PHILLIPS: They will as soon as they make the match and as soon as Attorney General Sessions orders that be done and--

CUOMO: Hold on. So you're saying you're waiting for somebody else to do something so they'll know the answer? Because I'm not waiting on the government to tell me.

PHILLIPS: I'm saying it's easier for them. For us it's tedious.

CUOMO: But what I'm saying is, look, either you know or you don't. What I'm hearing is you think you'll be able to show it.

PHILLIPS: No, what you're hearing is that I know. You just don't believe that I know.

CUOMO: Why would I believe it if you don't show how you know it? Come on. This is -- this is a very silly circle that we're going in here. You say you can prove it. I say, "OK. I trust you. You can prove it. Show me."

You say, "I will," but you're not. Can you give me an estimated date?

PHILLIPS: We believe that -- that it will probably take another few months to get this done.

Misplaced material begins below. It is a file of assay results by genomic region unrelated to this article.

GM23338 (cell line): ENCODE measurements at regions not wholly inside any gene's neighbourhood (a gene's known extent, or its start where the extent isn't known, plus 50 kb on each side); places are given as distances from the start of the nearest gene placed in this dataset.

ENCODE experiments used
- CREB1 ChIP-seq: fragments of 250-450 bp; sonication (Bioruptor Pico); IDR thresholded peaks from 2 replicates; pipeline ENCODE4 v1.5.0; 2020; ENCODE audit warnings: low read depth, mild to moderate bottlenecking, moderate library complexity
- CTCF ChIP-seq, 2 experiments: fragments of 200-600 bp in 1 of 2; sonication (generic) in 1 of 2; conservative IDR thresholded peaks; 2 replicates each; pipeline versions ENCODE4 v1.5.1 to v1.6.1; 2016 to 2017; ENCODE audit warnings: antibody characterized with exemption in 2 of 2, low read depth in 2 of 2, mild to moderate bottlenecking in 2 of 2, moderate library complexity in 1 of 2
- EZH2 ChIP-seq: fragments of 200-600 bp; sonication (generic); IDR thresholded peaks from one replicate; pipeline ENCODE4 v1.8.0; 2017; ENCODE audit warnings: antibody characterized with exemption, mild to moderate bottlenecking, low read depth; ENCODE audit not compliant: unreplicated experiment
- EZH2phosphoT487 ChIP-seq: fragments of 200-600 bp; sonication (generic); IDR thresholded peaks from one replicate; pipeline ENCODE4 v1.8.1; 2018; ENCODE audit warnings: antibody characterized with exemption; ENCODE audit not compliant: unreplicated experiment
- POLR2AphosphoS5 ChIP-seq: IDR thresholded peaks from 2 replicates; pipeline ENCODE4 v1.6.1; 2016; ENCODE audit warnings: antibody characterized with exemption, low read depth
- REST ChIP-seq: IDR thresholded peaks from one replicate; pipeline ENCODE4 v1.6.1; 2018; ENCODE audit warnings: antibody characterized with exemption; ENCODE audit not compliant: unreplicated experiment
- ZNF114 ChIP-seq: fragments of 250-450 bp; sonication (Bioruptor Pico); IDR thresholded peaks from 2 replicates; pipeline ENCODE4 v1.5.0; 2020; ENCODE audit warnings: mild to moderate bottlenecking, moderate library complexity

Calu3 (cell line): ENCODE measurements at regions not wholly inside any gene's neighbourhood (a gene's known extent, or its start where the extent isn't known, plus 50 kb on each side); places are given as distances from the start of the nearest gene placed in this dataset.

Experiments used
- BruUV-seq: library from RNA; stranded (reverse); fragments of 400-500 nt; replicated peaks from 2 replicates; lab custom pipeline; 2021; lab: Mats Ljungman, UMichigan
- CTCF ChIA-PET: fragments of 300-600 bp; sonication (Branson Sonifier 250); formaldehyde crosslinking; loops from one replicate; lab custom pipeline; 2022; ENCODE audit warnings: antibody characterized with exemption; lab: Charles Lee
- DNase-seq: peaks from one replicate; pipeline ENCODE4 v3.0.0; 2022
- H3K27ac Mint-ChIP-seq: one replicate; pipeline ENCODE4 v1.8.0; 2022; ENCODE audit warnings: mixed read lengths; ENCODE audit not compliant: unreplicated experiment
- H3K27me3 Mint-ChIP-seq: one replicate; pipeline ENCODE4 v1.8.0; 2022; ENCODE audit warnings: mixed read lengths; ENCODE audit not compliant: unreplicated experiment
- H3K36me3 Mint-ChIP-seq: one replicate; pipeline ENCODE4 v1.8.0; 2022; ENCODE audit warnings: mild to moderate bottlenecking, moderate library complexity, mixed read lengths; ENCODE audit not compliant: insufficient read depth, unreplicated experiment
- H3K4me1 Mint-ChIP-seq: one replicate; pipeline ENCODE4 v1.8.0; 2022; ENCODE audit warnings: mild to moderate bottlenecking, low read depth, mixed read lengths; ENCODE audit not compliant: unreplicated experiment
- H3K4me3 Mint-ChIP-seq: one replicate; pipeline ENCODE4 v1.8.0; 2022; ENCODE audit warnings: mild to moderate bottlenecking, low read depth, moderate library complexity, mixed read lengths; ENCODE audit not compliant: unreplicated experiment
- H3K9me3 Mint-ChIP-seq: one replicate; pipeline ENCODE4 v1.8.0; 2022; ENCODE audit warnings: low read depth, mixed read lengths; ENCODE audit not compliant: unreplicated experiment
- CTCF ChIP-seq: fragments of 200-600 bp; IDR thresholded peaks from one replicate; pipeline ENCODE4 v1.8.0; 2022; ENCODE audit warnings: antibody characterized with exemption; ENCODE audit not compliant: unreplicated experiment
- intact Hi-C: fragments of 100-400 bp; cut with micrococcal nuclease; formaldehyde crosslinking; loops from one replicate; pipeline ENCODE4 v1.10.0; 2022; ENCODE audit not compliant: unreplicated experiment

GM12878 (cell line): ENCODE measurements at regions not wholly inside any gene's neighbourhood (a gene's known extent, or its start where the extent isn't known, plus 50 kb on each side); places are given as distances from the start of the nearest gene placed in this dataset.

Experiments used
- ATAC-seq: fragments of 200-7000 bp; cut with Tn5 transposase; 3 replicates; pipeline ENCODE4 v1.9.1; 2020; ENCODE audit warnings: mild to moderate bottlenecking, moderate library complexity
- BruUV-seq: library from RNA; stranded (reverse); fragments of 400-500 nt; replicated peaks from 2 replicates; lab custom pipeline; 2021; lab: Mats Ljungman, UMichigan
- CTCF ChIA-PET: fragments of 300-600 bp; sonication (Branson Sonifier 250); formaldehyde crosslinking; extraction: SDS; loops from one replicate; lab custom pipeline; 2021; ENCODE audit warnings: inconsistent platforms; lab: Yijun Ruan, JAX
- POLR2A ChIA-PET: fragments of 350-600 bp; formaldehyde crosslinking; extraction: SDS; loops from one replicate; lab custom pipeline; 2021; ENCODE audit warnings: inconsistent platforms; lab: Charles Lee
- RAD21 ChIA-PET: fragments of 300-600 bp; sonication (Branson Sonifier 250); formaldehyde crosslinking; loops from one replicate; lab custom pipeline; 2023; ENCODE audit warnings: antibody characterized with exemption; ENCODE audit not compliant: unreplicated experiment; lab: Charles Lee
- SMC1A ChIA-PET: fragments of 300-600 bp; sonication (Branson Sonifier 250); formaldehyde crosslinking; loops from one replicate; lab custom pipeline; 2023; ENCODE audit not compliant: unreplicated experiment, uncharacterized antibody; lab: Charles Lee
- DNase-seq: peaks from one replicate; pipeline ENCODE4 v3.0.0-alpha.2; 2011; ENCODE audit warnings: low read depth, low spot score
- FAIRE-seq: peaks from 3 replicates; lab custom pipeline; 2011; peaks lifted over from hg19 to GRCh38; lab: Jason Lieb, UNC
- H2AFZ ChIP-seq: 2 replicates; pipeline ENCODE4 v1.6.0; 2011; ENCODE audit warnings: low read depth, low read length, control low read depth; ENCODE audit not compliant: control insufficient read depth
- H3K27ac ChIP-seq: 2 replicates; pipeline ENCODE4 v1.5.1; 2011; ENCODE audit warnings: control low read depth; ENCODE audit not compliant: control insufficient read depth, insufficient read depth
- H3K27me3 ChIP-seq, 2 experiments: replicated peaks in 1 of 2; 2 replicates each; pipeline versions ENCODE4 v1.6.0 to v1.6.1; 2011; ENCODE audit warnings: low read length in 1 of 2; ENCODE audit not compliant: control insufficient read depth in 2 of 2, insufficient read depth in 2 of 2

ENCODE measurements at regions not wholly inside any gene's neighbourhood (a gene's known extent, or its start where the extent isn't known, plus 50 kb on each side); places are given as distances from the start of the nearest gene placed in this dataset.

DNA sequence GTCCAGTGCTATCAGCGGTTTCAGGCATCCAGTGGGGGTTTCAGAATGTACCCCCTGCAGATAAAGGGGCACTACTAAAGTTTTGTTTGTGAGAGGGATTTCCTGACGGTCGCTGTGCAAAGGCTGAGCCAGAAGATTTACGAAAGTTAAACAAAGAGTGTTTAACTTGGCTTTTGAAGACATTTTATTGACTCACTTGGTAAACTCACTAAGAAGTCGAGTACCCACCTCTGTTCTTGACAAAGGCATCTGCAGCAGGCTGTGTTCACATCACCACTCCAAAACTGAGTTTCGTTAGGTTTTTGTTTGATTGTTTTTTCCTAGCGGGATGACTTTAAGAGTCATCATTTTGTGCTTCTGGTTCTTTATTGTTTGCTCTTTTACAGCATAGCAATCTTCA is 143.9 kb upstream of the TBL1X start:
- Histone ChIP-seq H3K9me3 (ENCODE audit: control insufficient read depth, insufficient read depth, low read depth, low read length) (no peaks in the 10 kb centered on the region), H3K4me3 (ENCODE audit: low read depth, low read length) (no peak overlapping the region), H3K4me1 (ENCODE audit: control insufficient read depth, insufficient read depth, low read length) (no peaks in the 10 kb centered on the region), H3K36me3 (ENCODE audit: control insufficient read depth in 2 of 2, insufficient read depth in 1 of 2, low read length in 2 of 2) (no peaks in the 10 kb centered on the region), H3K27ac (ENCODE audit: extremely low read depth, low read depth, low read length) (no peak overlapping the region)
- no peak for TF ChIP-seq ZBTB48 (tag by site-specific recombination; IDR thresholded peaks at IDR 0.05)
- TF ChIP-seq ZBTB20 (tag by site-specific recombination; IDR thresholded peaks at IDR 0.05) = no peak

CUOMO: And yet, even though you need a few more months to get it done, you think you know the answer right now?

PHILLIPS: We're volunteers. We know we have the answer.

CUOMO: Even though you can't prove it, you think you know?

PHILLIPS: The number is actually bigger.

CUOMO: Well, whatever. You can say the number is whatever it is. You have to show it.

One other question. You put this out in the beginning of November. The states didn't certify until after that. I think Vermont was one of the few ones that came out four days after. So you couldn't have done it off certifying voter returns, because you wouldn't have had it. That was an impossibility, in fact. So that means you must have based it on early voting. Is that a safe assumption?